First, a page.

¶ 6. AT & T's central claim on appeal is that the trial court erred in holding that Porter's Unicel contract had not been assigned to AT & T until November 2009 because the evidence AT & T provided suggested that it acquired all of Unicel's contracts in December 2008. AT & T posits that the contract at issue “evidences ‘a transaction involving commerce,’ “ and as such this Court should presume that the Federal Arbitration Act (FAA) governs this dispute. Little v. Allstate Ins. Co., 167 Vt. 171, 172, 705 A.2d 538, 540 (1997) (quoting 9 U.S.C. § 2). Porter does not challenge this assertion, and we assume without deciding that this is the case.2 Under the FAA, a court reviewing the denial of a motion to compel arbitration does so de novo, under a standard akin to a summary judgment motion. See, e.g., Bensadoun v. Jobe–Riat, 316 F.3d 171, 175 (2d Cir.2003) (noting courts apply “standard similar to that applicable for a motion for summary judgment” when addressing motions to compel arbitration); Commonwealth v. Philip Morris Inc., 448 Mass. 836, 864 N.E.2d 505, 511 (Mass.2007) (determining, under FAA, that review of denial of motion to compel should be de novo).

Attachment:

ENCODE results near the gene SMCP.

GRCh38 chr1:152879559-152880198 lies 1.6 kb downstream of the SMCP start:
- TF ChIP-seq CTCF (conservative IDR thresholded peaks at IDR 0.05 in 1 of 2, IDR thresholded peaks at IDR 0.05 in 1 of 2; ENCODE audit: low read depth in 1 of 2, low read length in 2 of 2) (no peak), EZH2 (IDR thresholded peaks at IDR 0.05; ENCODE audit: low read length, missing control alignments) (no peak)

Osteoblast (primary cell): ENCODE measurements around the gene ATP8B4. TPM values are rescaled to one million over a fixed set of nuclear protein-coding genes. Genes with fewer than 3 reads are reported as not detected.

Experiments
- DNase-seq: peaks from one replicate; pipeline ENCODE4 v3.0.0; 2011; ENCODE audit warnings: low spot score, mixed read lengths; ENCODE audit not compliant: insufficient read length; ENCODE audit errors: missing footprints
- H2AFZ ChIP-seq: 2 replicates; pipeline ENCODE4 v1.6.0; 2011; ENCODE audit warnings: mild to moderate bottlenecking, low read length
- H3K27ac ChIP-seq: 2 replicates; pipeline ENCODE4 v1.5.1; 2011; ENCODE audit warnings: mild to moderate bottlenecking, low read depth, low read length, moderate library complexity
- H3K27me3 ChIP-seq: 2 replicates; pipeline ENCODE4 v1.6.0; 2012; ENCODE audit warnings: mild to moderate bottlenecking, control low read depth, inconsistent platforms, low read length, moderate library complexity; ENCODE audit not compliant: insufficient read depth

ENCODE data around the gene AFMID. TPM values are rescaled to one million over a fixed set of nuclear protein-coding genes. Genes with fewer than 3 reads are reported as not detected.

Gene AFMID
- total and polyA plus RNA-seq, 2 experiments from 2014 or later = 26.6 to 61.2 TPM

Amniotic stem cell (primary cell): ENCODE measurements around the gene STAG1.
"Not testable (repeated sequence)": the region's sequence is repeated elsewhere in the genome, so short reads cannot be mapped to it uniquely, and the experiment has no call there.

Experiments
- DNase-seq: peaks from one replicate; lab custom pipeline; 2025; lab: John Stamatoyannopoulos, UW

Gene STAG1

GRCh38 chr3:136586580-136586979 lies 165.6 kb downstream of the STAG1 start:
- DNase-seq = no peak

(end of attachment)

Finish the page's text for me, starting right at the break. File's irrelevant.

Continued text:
¶ 7. Under this standard, we must determine whether AT & T met its burden in proving it was assigned Porter's contract before sending him the offending text. See In re Mercury Constr. Corp., 656 F.2d 933, 939 (4th Cir.1981) (noting that party seeking arbitration must establish making of arbitration agreement). AT & T highlights four pieces of evidence it submitted along with its motion to amend and reconsider as “undisputed” proof that it purchased Porter's contract in December 2008. First, AT & T points to the “Assurance of Discontinuance” it filed with the Vermont Attorney General's office. This document states that Verizon agreed “to divest its wireless businesses in six cellular market areas, including all of Vermont.” It also included a purchase agreement dated December 2, 2008 concerning “certain Unicel assets, including between 100,000 and 150,000 contracts between Vermont Consumers and Unicel.” This document does not establish that Porter's contract was one of the 100,000 to 150,000 contracts sold, nor does it suggest that “certain Unicel assets” include all of the wireless contracts Unicel held in Vermont.